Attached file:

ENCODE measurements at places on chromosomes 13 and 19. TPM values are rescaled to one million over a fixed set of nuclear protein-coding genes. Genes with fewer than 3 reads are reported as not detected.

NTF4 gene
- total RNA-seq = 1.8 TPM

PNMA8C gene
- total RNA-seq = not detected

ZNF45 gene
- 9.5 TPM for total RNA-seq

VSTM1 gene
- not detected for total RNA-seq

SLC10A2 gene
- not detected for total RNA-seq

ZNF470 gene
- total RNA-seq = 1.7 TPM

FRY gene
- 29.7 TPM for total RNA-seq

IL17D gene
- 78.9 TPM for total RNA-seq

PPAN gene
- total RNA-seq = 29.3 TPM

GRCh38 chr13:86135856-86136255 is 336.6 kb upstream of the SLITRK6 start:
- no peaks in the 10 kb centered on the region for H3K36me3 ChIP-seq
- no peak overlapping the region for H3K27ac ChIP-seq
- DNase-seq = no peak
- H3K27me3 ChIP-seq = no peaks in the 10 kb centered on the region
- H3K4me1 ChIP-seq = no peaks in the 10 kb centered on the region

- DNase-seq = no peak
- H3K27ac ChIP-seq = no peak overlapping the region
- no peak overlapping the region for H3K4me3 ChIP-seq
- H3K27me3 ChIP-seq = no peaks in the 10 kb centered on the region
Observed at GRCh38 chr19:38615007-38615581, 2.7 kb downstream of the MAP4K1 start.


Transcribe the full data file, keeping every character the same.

ENCODE measurements at places on chromosomes 13 and 19. TPM values are rescaled to one million over a fixed set of nuclear protein-coding genes. Genes with fewer than 3 reads are reported as not detected.

NTF4 gene
- total RNA-seq = 1.8 TPM

PNMA8C gene
- total RNA-seq = not detected

ZNF45 gene
- 9.5 TPM for total RNA-seq

VSTM1 gene
- not detected for total RNA-seq

SLC10A2 gene
- not detected for total RNA-seq

ZNF470 gene
- total RNA-seq = 1.7 TPM

FRY gene
- 29.7 TPM for total RNA-seq

IL17D gene
- 78.9 TPM for total RNA-seq

PPAN gene
- total RNA-seq = 29.3 TPM

GRCh38 chr13:86135856-86136255 is 336.6 kb upstream of the SLITRK6 start:
- no peaks in the 10 kb centered on the region for H3K36me3 ChIP-seq
- no peak overlapping the region for H3K27ac ChIP-seq
- DNase-seq = no peak
- H3K27me3 ChIP-seq = no peaks in the 10 kb centered on the region
- H3K4me1 ChIP-seq = no peaks in the 10 kb centered on the region

- DNase-seq = no peak
- H3K27ac ChIP-seq = no peak overlapping the region
- no peak overlapping the region for H3K4me3 ChIP-seq
- H3K27me3 ChIP-seq = no peaks in the 10 kb centered on the region
Observed at GRCh38 chr19:38615007-38615581, 2.7 kb downstream of the MAP4K1 start.